Notable attractions in the park include collections of petrified wood, the remains of ancient tropical forests. These are clustered in areas like the Black Forest Bed, Blue Mesa, Jasper Forest, Crystal Forest, and Rainbow Forest, and consist mainly of fossilized plants, leaves, logs. Animal remains--including those of dinosaurs dating back to the Triassic Period--have also been found. Archaeological ruins include those of Anasazi pueblos and petroglyphs at Newspaper Rock.
There are a myriad of activities to enjoy during your time at Petrified Forest National Park. The park's main road runs for 28 miles with pullouts and viewpoints along the way, perfect for a scenic drive or bicycling. Hiking trails include the gorgeous Painted Desert Rim Trail; the Puerco Pueblo, which runs through the 600-year-old remains of a pueblo of the ancestral Puebloan people; Agate House, another archaeological tour; and Long Logs, one of the park's largest concentrations of petrified wood. Those looking to go backpacking or camping can obtain a free backcountry permit at the visitor center. And the Painted Desert Visitor Center, Painted Desert Inn National Historic Landmark, and the Rainbow Forest Museum present a variety of exhibits about the history of the park and the people who once lived on its land.
If hiking is on your agenda, we suggest that you purchase hiking and mountaineering insurance as protection on the off-chance that you sprain your ankle or break a bone.
Zion National Park (Utah)
Zion National Park, located in the southwest corner of Utah, was originally established as the Mukuntuweap National Monument in 1909. The area was granted more land and renamed Zion National Monument in 1918, and it became a national park the following year. In 1956, the park was enlarged again with the addition of Kolob Canyons. It currently covers about 230 square miles and welcomes more than 4 million visitors every year.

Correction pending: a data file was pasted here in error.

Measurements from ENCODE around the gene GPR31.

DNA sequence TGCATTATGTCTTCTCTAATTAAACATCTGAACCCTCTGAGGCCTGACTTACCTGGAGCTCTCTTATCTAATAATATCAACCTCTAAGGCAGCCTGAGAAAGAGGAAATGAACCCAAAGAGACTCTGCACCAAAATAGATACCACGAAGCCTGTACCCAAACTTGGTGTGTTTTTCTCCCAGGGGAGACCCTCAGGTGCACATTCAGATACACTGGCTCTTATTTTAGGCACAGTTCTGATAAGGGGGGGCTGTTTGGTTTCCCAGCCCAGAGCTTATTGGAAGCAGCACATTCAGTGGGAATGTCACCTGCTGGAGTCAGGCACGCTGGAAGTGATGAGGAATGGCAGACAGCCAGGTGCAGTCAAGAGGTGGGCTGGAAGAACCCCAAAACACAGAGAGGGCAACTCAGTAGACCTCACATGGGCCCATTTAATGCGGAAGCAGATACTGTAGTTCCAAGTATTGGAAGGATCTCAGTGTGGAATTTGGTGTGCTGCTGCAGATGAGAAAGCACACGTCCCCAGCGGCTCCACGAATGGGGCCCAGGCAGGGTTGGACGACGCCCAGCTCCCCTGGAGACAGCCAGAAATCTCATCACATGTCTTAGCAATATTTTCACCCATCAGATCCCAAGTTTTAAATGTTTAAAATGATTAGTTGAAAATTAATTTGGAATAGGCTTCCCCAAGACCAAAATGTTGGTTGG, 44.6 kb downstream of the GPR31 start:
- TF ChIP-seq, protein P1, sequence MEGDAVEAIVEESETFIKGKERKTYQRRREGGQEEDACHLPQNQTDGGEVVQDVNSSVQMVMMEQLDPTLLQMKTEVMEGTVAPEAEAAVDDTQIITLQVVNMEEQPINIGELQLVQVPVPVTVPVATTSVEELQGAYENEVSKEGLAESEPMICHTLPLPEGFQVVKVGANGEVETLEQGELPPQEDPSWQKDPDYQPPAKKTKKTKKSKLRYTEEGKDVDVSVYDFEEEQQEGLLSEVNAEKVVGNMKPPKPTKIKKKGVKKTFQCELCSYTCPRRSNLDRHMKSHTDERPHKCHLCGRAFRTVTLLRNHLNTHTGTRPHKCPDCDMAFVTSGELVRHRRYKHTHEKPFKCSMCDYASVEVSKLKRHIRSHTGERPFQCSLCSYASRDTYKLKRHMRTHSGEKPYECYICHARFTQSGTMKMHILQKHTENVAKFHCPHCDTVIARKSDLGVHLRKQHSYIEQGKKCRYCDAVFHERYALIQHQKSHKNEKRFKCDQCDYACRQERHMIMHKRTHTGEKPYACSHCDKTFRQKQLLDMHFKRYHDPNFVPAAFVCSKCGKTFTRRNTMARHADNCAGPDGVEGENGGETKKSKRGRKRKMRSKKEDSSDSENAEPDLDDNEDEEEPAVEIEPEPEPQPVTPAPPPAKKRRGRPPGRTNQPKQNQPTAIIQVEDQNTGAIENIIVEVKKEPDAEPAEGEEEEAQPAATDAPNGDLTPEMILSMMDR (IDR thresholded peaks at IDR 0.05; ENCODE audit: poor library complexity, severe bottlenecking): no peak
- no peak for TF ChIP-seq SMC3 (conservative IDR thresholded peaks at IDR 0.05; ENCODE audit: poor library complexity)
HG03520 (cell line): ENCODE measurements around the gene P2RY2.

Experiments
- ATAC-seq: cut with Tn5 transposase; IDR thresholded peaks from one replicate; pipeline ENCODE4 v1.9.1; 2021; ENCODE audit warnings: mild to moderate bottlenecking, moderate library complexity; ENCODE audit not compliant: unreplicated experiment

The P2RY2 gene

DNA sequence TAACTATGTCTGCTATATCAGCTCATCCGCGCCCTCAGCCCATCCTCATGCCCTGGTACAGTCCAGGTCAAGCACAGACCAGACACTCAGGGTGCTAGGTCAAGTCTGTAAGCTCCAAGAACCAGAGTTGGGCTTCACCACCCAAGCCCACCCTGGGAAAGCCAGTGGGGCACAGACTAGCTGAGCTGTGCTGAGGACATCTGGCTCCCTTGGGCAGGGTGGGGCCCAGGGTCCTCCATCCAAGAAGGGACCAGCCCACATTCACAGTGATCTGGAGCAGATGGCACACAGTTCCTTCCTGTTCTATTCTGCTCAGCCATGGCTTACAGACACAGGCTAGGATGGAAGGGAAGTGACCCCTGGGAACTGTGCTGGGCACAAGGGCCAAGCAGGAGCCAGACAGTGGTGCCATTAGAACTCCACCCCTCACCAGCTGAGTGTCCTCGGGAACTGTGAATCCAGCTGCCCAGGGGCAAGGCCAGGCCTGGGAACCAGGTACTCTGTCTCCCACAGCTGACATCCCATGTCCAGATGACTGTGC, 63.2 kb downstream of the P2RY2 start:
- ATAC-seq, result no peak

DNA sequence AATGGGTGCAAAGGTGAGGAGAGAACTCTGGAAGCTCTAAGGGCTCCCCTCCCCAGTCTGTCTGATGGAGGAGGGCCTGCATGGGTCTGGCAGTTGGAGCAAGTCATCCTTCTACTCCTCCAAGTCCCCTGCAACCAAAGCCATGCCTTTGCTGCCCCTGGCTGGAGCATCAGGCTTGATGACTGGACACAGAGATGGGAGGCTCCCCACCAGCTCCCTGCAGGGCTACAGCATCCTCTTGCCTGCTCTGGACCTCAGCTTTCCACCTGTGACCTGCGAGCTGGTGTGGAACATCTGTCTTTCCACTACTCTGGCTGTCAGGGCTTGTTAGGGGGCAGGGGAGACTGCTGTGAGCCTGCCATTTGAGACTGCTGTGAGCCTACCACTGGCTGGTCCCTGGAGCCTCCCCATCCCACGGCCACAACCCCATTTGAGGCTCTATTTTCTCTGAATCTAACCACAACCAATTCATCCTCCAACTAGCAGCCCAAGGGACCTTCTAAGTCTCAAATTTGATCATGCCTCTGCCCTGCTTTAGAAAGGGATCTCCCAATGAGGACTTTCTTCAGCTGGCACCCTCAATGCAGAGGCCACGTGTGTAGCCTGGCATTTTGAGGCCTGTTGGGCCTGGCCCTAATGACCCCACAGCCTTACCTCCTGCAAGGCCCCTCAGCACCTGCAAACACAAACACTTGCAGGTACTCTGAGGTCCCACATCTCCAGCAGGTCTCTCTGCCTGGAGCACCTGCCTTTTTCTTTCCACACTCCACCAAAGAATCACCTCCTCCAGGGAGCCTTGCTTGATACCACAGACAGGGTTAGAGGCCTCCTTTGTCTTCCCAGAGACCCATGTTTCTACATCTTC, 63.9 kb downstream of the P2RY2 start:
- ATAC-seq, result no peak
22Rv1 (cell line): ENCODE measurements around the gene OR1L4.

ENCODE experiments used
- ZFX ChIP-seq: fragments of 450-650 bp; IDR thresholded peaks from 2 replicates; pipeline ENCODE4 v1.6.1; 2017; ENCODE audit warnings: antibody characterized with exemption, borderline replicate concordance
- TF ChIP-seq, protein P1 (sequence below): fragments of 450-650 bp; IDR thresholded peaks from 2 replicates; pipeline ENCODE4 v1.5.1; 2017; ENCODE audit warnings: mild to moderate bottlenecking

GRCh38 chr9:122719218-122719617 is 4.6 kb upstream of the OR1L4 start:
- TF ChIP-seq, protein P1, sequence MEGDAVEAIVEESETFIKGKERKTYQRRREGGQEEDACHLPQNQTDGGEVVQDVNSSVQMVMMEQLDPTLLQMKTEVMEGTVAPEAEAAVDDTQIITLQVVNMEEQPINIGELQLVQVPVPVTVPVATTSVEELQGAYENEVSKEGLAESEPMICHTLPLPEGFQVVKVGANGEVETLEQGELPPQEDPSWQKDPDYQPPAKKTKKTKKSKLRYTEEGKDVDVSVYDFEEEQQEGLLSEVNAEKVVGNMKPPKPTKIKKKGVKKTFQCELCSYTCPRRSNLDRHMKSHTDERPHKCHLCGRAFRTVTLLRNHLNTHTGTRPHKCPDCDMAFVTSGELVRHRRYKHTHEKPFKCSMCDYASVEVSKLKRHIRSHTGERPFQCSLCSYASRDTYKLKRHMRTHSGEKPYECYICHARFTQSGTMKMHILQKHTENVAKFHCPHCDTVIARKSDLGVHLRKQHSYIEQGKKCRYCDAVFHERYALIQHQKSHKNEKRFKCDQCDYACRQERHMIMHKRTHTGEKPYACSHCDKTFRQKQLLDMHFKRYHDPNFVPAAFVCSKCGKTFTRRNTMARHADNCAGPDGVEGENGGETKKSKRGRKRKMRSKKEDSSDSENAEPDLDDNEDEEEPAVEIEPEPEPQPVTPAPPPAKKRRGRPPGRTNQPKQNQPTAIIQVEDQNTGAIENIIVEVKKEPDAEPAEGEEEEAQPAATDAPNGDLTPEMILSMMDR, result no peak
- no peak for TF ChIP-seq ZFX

The park offers a picturesque tableau of cliffs, canyons, mesas, forested plateaus, rivers, and natural arches. One of its most prominent attractions is Zion Canyon, featuring 15 miles of reddish-brown sandstone canyon walls carved by the Virgin River. The Great White Throne is a massive white sandstone monolith towering almost 2,500 feet above the canyon floor. The Emerald Pools boasts a hiking trail leading to a scenic waterfall amid lush greenery. The Temple of Sinawava, a sandstone amphitheater unofficially marking the beginning of the canyon, stands between narrow red and brown cliffs among waterfalls, hanging gardens, and brilliant flowers (during the summer months).
Popular park activities include backpacking and bicycling, birdwatching, camping at one of three campgrounds, canyoneering, hiking, canoeing and kayaking along the Virgin River, and sunset and stargazing. There are also a number of scenic driving routes, but due to increasing traffic and parking problems, park-operated shuttle buses are the only vehicles allowed on the main park road between April and October.
Joshua Tree National Park (California)
Joshua Tree National Park, located in southern California near Palm Springs, was established as a national monument in 1936 and was designated a national park in 1994. The park consists of the merging of two desert ecosystems from the Mojave and Colorado deserts. With an area of 1,234 square miles, the park is known for its variety of desert plant life, including the Joshua trees native to the area.
The park offers an exciting array of attractions. Black Rock Canyon, south of Yucca Valley, encompasses campgrounds, hiking trails, wildlife viewing opportunities, and a Joshua tree forest. The Cottonwood Spring Oasis, formed by an earthquake, was an important spot for the indigenous Cahuilla Native American tribe as well as gold prospectors, miners, and teamsters during the gold rush.
Covington Flats present a scenic visa of Joshua trees, junipers, and pinyon pines along with a picnic area and some hiking trails. Indian Cove offers a campground surrounded by massive rock formations, a popular spot for rock climbers. Finally, for some of the best views in the park, look no further than Keys View, nestled in the crest of the Little San Bernadino Mountains. The spot overlooks Coachella Valley, the San Andreas Fault, and--on a clear day--Signal Mountain in Mexico.